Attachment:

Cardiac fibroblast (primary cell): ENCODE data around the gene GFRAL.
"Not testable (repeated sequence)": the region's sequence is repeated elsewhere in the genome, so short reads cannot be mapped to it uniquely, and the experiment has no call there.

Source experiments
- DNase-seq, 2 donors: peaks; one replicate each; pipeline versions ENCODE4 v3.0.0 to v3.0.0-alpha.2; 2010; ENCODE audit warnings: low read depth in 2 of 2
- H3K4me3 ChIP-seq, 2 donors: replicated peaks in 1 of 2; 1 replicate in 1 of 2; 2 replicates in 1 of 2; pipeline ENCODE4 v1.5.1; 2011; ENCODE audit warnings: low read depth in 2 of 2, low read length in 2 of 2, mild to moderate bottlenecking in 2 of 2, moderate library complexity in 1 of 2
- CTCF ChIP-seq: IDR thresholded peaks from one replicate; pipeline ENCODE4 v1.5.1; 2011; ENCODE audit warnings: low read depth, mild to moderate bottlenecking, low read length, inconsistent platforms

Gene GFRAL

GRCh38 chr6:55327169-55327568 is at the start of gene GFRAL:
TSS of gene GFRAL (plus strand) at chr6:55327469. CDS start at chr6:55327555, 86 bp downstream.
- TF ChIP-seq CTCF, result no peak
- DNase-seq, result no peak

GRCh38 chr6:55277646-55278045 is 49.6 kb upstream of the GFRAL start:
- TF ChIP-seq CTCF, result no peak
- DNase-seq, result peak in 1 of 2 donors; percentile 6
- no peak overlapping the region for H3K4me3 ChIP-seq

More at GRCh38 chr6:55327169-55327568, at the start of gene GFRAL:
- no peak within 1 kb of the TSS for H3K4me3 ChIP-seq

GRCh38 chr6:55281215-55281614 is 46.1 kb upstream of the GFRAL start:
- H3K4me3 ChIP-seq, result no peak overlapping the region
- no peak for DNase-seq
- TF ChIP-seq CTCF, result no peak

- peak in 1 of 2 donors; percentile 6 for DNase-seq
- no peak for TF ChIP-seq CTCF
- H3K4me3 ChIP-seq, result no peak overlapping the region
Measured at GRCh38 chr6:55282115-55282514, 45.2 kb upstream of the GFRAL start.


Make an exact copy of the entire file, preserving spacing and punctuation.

Cardiac fibroblast (primary cell): ENCODE data around the gene GFRAL.
"Not testable (repeated sequence)": the region's sequence is repeated elsewhere in the genome, so short reads cannot be mapped to it uniquely, and the experiment has no call there.

Source experiments
- DNase-seq, 2 donors: peaks; one replicate each; pipeline versions ENCODE4 v3.0.0 to v3.0.0-alpha.2; 2010; ENCODE audit warnings: low read depth in 2 of 2
- H3K4me3 ChIP-seq, 2 donors: replicated peaks in 1 of 2; 1 replicate in 1 of 2; 2 replicates in 1 of 2; pipeline ENCODE4 v1.5.1; 2011; ENCODE audit warnings: low read depth in 2 of 2, low read length in 2 of 2, mild to moderate bottlenecking in 2 of 2, moderate library complexity in 1 of 2
- CTCF ChIP-seq: IDR thresholded peaks from one replicate; pipeline ENCODE4 v1.5.1; 2011; ENCODE audit warnings: low read depth, mild to moderate bottlenecking, low read length, inconsistent platforms

Gene GFRAL

GRCh38 chr6:55327169-55327568 is at the start of gene GFRAL:
TSS of gene GFRAL (plus strand) at chr6:55327469. CDS start at chr6:55327555, 86 bp downstream.
- TF ChIP-seq CTCF, result no peak
- DNase-seq, result no peak

GRCh38 chr6:55277646-55278045 is 49.6 kb upstream of the GFRAL start:
- TF ChIP-seq CTCF, result no peak
- DNase-seq, result peak in 1 of 2 donors; percentile 6
- no peak overlapping the region for H3K4me3 ChIP-seq

More at GRCh38 chr6:55327169-55327568, at the start of gene GFRAL:
- no peak within 1 kb of the TSS for H3K4me3 ChIP-seq

GRCh38 chr6:55281215-55281614 is 46.1 kb upstream of the GFRAL start:
- H3K4me3 ChIP-seq, result no peak overlapping the region
- no peak for DNase-seq
- TF ChIP-seq CTCF, result no peak

- peak in 1 of 2 donors; percentile 6 for DNase-seq
- no peak for TF ChIP-seq CTCF
- H3K4me3 ChIP-seq, result no peak overlapping the region
Measured at GRCh38 chr6:55282115-55282514, 45.2 kb upstream of the GFRAL start.